Training for triathlon in this fall weather reminds me how much I love to run outside. After a rainy couple of days indoors on the dreadmill and the bicycle trainer, I shot out of the door today like a horse that’s been cooped up in the barn all winter. With temperatures in the Fahrenheit fifties and the sun shining, even the one-mile intervals at a speed too fast to talk while running feel like play, not training.
Doves fly around today with lowered anxiety since dove hunting season has passed. Deer season opened last week, so the deer creep warily out of the morning shadows, glance at me from too far away to see that I am unarmed, and then disappear into the brush.
A coyote crosses the road carrying a rabbit, or, to translate literally from the coyote language, breakfast.
On days like this, every breath brings thoughts full of wonder. How can the world contain so much beauty? How has nature wrought the complexity of a human body that can respond to the stress of training with adaptations of improved strength and speed? How has the ecosystem produced the balance of nature that yields rabbits slow enough to keep coyotes fed but fast enough to survive long enough to procreate? As a wannabe naturalist, I can explain the process of natural selection that has led to such a wonder as today, this moment right now, and all the things around me that are growing and dying and feeding new life and rising, but it is still a wonder.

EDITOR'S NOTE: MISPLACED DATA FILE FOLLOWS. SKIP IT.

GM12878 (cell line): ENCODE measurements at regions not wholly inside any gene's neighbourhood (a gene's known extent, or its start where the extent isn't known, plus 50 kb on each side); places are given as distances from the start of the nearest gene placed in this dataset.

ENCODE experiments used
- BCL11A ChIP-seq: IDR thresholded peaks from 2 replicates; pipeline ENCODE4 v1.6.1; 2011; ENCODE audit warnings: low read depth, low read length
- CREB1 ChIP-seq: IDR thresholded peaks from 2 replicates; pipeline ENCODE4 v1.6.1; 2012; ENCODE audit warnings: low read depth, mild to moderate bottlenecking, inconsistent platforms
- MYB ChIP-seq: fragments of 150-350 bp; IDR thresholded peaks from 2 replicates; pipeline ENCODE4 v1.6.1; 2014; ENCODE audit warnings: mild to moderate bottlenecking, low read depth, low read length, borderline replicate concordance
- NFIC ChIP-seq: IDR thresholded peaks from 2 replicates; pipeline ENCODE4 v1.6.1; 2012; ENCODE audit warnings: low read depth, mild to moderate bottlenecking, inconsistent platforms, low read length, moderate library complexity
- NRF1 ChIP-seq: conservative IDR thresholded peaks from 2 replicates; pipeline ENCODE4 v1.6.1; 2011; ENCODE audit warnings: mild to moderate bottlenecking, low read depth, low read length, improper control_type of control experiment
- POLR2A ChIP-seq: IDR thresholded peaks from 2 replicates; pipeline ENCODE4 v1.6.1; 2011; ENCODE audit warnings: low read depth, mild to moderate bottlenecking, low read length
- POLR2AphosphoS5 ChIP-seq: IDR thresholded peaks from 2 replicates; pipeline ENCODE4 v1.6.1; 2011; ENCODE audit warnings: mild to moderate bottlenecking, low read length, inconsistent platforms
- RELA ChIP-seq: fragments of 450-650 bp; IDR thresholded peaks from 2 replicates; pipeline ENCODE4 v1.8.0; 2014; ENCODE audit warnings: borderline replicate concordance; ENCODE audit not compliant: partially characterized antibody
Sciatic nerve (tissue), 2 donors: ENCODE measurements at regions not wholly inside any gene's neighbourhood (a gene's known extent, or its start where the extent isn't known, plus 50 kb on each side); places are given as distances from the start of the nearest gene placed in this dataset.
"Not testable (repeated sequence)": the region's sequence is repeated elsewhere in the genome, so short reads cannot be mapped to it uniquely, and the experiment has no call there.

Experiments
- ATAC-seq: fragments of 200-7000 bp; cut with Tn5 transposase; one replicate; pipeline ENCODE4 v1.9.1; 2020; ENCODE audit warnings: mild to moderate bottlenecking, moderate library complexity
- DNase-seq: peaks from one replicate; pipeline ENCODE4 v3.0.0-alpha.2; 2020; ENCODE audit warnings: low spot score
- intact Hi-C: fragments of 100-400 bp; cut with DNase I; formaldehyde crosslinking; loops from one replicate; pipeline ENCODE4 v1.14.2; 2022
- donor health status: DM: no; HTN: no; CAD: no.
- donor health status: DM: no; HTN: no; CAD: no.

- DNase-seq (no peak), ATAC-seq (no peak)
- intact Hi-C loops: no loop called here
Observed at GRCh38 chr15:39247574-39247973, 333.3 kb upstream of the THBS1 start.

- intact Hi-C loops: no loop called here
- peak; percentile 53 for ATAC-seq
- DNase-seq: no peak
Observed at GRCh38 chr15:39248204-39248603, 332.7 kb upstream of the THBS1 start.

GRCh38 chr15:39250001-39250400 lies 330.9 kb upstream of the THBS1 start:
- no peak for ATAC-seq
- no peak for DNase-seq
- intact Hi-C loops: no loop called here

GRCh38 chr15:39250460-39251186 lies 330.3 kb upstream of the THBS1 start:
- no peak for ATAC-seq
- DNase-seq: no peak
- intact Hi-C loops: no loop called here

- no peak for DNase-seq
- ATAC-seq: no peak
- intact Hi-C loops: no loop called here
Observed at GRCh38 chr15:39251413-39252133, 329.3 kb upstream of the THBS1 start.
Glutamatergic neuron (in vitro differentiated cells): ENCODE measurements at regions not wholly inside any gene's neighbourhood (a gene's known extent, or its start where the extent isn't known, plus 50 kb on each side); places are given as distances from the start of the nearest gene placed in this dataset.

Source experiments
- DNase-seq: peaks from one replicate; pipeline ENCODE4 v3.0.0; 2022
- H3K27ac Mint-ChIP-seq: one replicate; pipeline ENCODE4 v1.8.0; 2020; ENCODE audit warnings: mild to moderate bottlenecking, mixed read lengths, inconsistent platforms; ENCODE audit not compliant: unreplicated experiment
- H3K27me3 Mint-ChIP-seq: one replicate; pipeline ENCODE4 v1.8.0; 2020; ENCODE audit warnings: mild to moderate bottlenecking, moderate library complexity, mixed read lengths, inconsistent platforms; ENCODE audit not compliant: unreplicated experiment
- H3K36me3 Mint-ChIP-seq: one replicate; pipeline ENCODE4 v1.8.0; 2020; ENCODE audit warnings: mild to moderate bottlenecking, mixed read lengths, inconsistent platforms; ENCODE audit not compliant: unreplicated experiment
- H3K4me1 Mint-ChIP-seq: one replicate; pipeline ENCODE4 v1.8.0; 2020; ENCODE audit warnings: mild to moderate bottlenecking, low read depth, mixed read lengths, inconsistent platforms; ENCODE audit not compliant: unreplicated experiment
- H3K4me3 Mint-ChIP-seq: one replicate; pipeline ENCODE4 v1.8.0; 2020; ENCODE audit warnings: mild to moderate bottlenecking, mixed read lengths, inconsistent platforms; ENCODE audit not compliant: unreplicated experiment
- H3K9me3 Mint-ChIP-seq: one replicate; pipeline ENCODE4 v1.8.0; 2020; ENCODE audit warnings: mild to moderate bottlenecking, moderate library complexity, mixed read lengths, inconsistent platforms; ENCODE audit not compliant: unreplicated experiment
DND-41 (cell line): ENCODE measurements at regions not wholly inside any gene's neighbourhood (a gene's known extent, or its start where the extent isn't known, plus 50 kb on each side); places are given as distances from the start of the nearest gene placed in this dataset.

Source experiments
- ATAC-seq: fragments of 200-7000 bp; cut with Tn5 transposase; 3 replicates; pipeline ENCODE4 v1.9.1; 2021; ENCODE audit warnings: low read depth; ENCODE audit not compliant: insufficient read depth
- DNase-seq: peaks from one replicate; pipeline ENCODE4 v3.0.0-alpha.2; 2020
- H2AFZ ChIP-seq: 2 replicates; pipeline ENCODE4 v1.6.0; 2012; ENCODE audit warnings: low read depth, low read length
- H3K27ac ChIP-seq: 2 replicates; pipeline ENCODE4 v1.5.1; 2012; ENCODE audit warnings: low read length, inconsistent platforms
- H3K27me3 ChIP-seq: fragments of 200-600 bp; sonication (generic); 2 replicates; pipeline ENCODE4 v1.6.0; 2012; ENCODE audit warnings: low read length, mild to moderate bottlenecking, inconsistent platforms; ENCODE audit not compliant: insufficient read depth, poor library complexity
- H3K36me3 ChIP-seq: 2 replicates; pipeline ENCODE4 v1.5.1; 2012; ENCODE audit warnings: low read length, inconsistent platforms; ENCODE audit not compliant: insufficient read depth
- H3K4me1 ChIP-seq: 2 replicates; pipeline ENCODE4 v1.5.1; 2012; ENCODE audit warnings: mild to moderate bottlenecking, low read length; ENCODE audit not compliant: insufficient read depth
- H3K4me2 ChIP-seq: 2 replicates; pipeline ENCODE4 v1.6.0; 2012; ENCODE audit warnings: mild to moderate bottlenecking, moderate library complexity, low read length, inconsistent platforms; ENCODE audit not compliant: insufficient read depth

Then, my knee begins to hurt.
And I catastrophize.
Maybe it’s not just sore. Maybe I have permanently damaged it and this is the last day of my life that I will ever be able to run.
The knee pain shifts my thoughts from Psalm 118,
This is the day that the Lord has made, Let us be glad and rejoice in it!
To Ecclesiastes 3,
For the fate of humans and the fate of animals is the same;
as one dies, so dies the other. They all have the same breath,
and humans have no advantage over the animals;
for all is vanity.
All go to one place;
all are from the dust, and all turn to dust again.
That pain in my knee turns my wonder in the other direction: Why must there be so much suffering? Why must rabbits die for coyotes to eat? Why must our bodies deteriorate with time? Why must we die for worms to eat?
All is vanity and chasing after wind, says Ecclesiastes.
I walk a few steps, then stop and stretch. I touch my toes, then bend a knee and grab each ankle in turn and stretch out my quads. I lean against a mailbox and stretch out each of my calves.
I stride out a few steps, then a few more, and a little faster, and all is well, the pain is gone. I chase after the wind, and it feels good, so good.
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